Comment Re:The basest, vilest (Score 1) 999

I don't recall any of those attacks being blamed on a youtube video by a Secretary of State and a President, let alone going after and investigating someone who made said video and using them as a scapegoat. Nor do I recall a Secretary of State lying to the families of those victims while telling people in private emails that it had nothing to do with a video.

Perhaps you could enlighten me?

Perhaps bold text can penetrate your thick skull. Once again, from the same 2014 article:

On the day of the attack, Islamists in Cairo had staged a demonstration outside the United States Embassy there to protest an American-made online video mocking Islam, and the protest culminated in a breach of the embassy's walls- images that flashed through news coverage around the Arab world. As the attack in Benghazi was unfolding a few hours later, Mr. Abu Khattala told fellow Islamist fighters and others that the assault was retaliation for the same insulting video, according to people who heard him.

Comment Re:The Theater Experience (Score 1) 327

This. I sometimes think that the so-called 'social' ones simply have a heightened sense of belonging in a group, and thus seem more social to their immediate peers. For example, groups of people hanging out on a walkway and blocking the way for passers-by. Or a party next door, while you're trying to focus on your next big coding project. The other irony is that they're probably consuming software, music and other entertainment made by the 'anti-social' ones during those rare moments they were not being harassed by the 'social' ones.

Comment Re:The basest, vilest (Score 4, Interesting) 999

Yes, the 87 does include some attackers (duh), but if you actually read what I wrote, you would "fucking realize" that many more Americans died during those attacks than in Benghazi.

Were there nine investigations into them? No, zero. How many front page stories even mentioned them? Zero. Generally Americans don't give a shit about human life unless the victims are American citizens, so there's no point even mentioning total casualties. But aside from 9/11 (a day when GWB was "keeping us safe") it seems that even American lives are only valued when the GOP is not in power.

Comment a cat and mouse problem with no cat. (Score 1) 252

companies themselves can decrypt devices, but police cannot.

the model we actually mean is through a secret FISA court, the company can be compelled to decrypt a phone. since the San Bernadino case was bungled --it used real courts instead of kangaroo courts-- manufacturers have no choice but to implement a system where they are no longer part of the cryptographic chain. customers dont care if their data is used by manufacturers in the pursuit of heavy handed capitalism, but theyre more than outraged about the notion that their trusted lifestyle vendors are somehow feeding private information into the hands of a government that has been demonized by politicians for 40 years.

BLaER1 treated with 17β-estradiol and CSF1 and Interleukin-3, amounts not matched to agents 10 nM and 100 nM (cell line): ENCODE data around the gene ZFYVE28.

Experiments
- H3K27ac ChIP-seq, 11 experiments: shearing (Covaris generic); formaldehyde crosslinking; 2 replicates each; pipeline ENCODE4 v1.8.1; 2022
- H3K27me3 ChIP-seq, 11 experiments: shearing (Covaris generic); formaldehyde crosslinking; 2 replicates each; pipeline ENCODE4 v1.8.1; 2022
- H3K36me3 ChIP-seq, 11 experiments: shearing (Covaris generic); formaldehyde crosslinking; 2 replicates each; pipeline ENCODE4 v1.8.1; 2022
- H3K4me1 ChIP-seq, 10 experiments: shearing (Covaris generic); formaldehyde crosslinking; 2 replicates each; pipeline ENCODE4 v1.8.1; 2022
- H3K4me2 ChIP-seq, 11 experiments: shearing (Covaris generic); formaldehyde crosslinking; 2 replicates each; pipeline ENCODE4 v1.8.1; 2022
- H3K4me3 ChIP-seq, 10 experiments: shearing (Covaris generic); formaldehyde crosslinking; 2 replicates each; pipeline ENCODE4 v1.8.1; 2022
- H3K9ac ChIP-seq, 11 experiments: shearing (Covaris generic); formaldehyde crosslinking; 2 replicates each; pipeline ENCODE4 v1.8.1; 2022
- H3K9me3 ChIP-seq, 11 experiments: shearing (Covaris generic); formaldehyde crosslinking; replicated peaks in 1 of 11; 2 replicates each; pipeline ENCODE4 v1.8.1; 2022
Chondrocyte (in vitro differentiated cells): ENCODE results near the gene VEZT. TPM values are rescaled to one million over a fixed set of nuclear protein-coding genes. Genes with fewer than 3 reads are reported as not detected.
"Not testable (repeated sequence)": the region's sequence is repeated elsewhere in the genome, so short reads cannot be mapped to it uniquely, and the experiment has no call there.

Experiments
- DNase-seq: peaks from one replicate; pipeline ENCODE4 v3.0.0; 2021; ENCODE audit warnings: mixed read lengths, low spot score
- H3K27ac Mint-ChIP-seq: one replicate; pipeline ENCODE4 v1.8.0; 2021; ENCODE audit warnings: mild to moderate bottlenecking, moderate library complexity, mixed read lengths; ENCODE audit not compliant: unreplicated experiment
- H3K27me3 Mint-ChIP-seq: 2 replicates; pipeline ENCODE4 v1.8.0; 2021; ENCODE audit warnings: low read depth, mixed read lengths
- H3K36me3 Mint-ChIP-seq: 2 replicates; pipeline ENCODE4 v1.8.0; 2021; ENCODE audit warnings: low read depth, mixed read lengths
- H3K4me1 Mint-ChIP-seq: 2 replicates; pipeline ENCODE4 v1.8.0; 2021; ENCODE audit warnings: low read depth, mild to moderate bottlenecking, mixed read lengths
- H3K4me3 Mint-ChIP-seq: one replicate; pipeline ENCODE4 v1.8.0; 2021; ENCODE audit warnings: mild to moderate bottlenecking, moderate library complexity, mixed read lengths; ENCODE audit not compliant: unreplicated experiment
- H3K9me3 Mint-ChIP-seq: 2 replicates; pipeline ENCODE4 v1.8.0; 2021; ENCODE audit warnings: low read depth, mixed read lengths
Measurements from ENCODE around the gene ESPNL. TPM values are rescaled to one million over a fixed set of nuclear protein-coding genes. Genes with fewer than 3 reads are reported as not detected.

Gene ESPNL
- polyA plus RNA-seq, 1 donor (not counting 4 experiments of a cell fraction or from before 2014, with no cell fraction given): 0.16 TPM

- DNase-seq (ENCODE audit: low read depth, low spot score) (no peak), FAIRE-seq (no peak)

the rules have been written. you cannot have cloud, which is infinite money for rented imaginary property, without security from an incessant police state (or one so perceived.)

Comment Re:The basest, vilest (Score 5, Informative) 999

The blaming a Youtube video part happened pretty fucking definitely.

This is from a New York Times article in 2014:

On the day of the attack, Islamists in Cairo had staged a demonstration outside the United States Embassy there to protest an American-made online video mocking Islam, and the protest culminated in a breach of the embassy's walls- images that flashed through news coverage around the Arab world.

As the attack in Benghazi was unfolding a few hours later, Mr. Abu Khattala told fellow Islamist fighters and others that the assault was retaliation for the same insulting video, according to people who heard him.

In an interview a few days later, he pointedly declined to say whether an offensive online video might indeed warrant the destruction of the diplomatic mission or the killing of the ambassador. "From a religious point of view, it is hard to say whether it is good or bad," he said.

No one who obsesses about Benghazi seems aware that during the George W Bush administration, there were 39 attempted attacks on U.S. embassies, 20 of which resulted in fatalities. The total death toll in those attacks was 87, including three confirmed to be U.S. civilians, and another 21 who worked at U.S. embassies or consulates and were either of American or foreign nationality.

The reason you might not have heard of those tragedies is that unlike Benghazi, no one exploited them for politics.

Comment Concrete evil (Score 1) 999

Trump, despite all the mud being thrown this way, has done very little concrete evil in comparison.

A $7.8 million contract for Trump Plaza was awarded to S&A Concrete, owned by Anthony "Fat Tony" Salerno. Trump World Tower was built with concrete from Quadrozzi Concrete Company, associated with the Lucchese crime family.

Comment "no dedicated GPU" (Score 1) 88

I presume they mean Intel integrated GPU, rather than some software-only display solution, because Intel CPUs have come with pretty decent on-die GPUs for a few years now.

It sounds like the usual ignorant bashing of integrated GPUs all over again. I guess it was true in the very early 2000s or so, but now it's just silly. For example, AMD has advertised their APU chips with the slogan of "discrete-level GPUs", since they've included Radeon GPUs on the same die, naturally with much fewer processing units than the discrete models. But if you look at current on-die Intel GPUs, they compare pretty nicely with the AMD offerings, especially given their process advantages other power-saving features.

I'm guessing that those who choose an "Air" laptop with a big-ass Nvidia GPU, don't know what they're doing.

Slashdot Top Deals

"Necessity is the mother of invention" is a silly proverb. "Necessity is the mother of futile dodges" is much nearer the truth. -- Alfred North Whitehead

Working...